So you’ve found the house of your dreams, made an offer, and finally, both you and the seller have agreed on a price. This is when your agent has you sign the sales contract, and you pop the bubbly, right? Perhaps you shouldn’t pop that cork so fast. You may have more negotiating to do.

 

Unless you are buying a new construction home where most buyers opt out of doing an inspection, you are only at the beginning of the negotiating process, because negotiations still occur during the escrow period — mostly notably over what is revealed during a home inspection. Zillow’s Brendon DeSimone offers these tips for this step along your home purchase journey:

 

Don’t expect the seller to get the work done for you, even if they agree to pay for it. Instead, ask for a credit for the work to be done. Why? Because the seller’s focus is on moving out. “If the property is moving toward closing, they’re likely packing and dreaming of their life post-sale. The last thing they want to do is repair work on their old home. They may not approach the work with the same conscientiousness that you, as the new owner, would. They may not even treat the work as a high priority,” says DeSimone.

 

Even if you got a quote from a contractor or tow for the repairs, taking a cash-back credit at close of escrow means you can even use the money to complete the project yourself (if it’s simple enough) and pocket the difference.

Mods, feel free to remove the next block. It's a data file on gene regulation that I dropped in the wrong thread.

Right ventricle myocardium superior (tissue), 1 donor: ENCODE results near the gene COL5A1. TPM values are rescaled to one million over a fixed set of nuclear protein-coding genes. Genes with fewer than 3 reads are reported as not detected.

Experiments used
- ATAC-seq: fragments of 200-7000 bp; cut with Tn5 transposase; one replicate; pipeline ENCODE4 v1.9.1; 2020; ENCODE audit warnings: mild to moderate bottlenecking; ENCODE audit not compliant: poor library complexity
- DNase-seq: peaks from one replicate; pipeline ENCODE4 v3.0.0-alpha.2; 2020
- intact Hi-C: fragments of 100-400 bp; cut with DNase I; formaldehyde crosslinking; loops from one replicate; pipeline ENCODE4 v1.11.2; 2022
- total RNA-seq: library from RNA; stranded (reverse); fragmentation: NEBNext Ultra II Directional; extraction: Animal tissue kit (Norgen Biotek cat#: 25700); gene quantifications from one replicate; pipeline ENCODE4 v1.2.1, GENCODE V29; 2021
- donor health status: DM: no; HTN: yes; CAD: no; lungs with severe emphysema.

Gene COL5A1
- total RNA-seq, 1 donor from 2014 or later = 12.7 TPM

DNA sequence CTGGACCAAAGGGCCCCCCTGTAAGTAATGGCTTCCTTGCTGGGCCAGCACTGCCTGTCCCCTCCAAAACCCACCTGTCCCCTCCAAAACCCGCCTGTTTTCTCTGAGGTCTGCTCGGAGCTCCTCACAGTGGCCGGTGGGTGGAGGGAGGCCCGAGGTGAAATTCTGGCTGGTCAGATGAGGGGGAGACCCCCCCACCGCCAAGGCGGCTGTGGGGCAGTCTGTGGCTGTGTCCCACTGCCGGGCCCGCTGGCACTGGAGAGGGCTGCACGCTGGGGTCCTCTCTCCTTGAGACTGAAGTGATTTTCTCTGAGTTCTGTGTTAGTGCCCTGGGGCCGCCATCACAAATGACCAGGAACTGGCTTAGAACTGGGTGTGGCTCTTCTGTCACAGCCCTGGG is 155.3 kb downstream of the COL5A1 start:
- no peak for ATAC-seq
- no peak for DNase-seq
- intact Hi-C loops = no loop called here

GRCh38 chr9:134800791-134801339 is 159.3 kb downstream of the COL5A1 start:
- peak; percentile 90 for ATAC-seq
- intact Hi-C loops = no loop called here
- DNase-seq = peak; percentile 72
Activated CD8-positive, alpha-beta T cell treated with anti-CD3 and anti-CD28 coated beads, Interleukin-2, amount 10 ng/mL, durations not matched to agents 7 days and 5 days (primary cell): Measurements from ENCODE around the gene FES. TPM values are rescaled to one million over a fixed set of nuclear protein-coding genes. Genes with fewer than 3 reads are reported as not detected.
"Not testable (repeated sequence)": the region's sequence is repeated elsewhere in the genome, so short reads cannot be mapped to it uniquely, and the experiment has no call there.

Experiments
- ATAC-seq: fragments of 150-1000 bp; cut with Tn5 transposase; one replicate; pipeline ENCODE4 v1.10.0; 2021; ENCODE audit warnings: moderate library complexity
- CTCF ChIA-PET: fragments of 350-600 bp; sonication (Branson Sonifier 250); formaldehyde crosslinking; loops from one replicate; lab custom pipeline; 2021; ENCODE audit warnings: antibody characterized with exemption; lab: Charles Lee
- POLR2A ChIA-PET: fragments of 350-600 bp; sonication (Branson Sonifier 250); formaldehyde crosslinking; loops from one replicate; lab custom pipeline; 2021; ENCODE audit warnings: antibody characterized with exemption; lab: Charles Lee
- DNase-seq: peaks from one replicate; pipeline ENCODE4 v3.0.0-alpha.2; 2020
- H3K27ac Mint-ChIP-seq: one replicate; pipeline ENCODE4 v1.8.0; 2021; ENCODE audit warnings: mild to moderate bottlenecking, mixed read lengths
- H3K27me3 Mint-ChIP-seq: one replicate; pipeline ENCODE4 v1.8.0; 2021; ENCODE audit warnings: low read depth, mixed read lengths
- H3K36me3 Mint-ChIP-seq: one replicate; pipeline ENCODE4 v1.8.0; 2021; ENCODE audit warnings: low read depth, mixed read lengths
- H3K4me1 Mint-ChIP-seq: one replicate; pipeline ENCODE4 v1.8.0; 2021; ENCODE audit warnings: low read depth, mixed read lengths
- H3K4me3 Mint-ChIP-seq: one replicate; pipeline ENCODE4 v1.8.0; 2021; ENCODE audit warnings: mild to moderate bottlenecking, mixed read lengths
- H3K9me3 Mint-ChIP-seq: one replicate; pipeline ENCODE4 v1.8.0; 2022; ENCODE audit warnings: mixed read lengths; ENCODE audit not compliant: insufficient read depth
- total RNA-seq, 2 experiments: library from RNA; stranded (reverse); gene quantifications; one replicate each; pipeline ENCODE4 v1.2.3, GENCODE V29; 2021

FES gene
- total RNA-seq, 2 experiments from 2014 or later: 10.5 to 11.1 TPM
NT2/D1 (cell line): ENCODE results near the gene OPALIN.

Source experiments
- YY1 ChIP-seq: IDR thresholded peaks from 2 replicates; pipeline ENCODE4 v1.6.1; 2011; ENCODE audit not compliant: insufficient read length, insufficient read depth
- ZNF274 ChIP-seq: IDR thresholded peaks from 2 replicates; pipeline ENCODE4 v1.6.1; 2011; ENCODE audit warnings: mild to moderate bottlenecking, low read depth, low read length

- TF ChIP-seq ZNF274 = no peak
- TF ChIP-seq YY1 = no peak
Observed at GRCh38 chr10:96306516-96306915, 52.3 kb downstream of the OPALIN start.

If you got inspired watching a slew of HGTV shows and are already planning to remodel a bathroom the minute escrow closes, then it’s unlikely that you would care about a bit of floor damage, a leaky faucet, or that the tiles need caulking because they’ll get taken care of during your renovation. But the repairs are still up for negotiation and asking the seller for a credit to fix these issues will help offset some of your closing costs.

 

Don’t share your plans with the seller or the seller’s agent. “Revealing your comfort level with the home or your intentions, in the presence of the listing agent, could come back to haunt you in further discussions or negotiations,” says DeSmone. “If they sense you are uneasy with the inspection, they’ll be more willing to relay that to the seller. Conversely, if you spend two hours measuring the spaces and picking paint colors, you lose negotiation power.”

 

This is especially important if you mention gutting the kitchen, according to DeSimone. “If you mention you’re planning a gut renovation of the kitchen, the sellers will certainly hear about it. And they’re going to be less likely to offer you a credit back to repair some of the kitchen cabinets.” It’s wise to resist the urge to share your giddiness regarding plans for the house.

 

He warns buyers about completing the original contract assuming with the expectation that they can and will negotiate the price down more after the inspection, as it may backfire on you — particularly in a competitive seller’s market where sellers tend to call all the shots.

 

DeSimone ends his cautionary advice with, “A real estate transaction is never a done deal until the money changes hands and the deed is transferred. Stay on your toes. Otherwise, you may risk losing out on further viable negotiation opportunities, which could lead to buyer’s remorse.”

 

 

Source: TBWS